Battelle Study: Arkansas Poised to Grow Knowledge-Based Economy

by Mark Carter  on Tuesday, Nov. 27, 2012 1:20 pm  

Arkansas Research Alliance Director Jerry Adams says the state's startup ecosystem needs "more permanent, strategic funding."

A new study says Arkansas is poised to increase its knowledge-based economy and create more high-paying jobs.

Arkansas has seen 135 companies with more than 1,200 employees created in "knowledge economy" industries since 2008, according to a Battelle Institute study commissioned by the Arkansas Research Alliance with other state agencies and released Tuesday.

The entire economic development report is available here for download (PDF).

The report, unveiled by Gov. Mike Beebe and state officials from his conference room at the state Capitol, aims to gauge the progress made in Arkansas since the 2009 launch of a long-term, statewide plan to develop "knowledge-based" jobs.

Arkansas has made progress since then, the report says, and now is "well positioned" to boost its university research output, widen paths to commercialization and create more knowledge-based, high-paying jobs.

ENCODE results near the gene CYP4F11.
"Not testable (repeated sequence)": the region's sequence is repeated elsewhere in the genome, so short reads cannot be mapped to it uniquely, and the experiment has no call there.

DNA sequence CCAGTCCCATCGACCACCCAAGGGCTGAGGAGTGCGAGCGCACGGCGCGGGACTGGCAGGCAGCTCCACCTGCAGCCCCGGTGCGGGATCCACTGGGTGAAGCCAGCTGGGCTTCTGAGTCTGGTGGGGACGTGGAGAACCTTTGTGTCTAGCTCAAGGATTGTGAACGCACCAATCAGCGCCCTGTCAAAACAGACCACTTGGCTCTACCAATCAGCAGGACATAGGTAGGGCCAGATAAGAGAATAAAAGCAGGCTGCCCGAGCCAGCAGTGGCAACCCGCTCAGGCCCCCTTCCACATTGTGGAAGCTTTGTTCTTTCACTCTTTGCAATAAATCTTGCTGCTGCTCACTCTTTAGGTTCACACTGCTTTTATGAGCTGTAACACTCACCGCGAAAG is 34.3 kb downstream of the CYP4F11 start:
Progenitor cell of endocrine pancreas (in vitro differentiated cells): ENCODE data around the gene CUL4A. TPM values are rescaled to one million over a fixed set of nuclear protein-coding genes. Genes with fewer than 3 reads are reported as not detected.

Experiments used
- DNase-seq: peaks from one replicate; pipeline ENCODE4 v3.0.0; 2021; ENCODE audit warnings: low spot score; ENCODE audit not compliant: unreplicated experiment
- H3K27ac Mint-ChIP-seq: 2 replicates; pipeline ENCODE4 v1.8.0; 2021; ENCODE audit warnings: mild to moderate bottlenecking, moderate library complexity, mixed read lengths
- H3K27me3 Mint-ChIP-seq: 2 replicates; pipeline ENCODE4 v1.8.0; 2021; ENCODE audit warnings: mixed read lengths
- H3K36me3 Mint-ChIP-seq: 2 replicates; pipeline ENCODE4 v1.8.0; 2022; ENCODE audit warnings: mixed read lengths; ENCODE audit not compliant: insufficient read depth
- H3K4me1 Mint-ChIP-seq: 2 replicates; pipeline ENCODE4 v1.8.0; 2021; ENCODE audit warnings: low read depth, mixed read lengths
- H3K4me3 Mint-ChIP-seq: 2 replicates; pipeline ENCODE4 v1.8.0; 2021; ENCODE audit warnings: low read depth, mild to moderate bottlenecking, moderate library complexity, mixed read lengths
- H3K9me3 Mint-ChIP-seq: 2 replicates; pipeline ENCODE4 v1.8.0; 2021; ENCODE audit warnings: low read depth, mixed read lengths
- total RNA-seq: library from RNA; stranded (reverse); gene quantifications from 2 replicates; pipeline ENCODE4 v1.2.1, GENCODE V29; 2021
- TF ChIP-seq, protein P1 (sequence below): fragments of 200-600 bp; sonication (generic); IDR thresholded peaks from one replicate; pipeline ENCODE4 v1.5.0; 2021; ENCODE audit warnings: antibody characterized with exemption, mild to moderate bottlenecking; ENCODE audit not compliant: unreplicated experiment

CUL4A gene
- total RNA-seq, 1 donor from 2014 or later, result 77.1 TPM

But more "consistent, predictable funding" will be required to do that, the report said.

Jeff Gardner, CEO of Windstream Corp. of Little Rock and ARA board chairman, said the Battelle study showed Arkansas was making progress but demonstrated strategic funding was necessary to continue that progress.

ARA director Jerry Adams said a "palpable excitement" surrounds the state's startup ecosystem and cited the inaugural edition of the ARK Challenge startup incubator in northwest Arkansas and the success of the statewide Gone in 60 Seconds elevator pitch competitions.

But in the end, a good motor can't go anywhere without fuel, he said.

"So far, we've had just temporary, tactical funding," Adams said. "We need more permanent, strategic funding."

Adams said it's critical to grow the state's early-stage startups, with three to five employees, to middle-stage ventures with 25 to 50 employees. Before joining ARA, Adams worked for publicly traded data services firm Acxiom Corp. of Little Rock for 34 years. He noted that when he joined the company that now employs thousands, it employed about 25.

The state needs to nurture its future Acxioms, he said.



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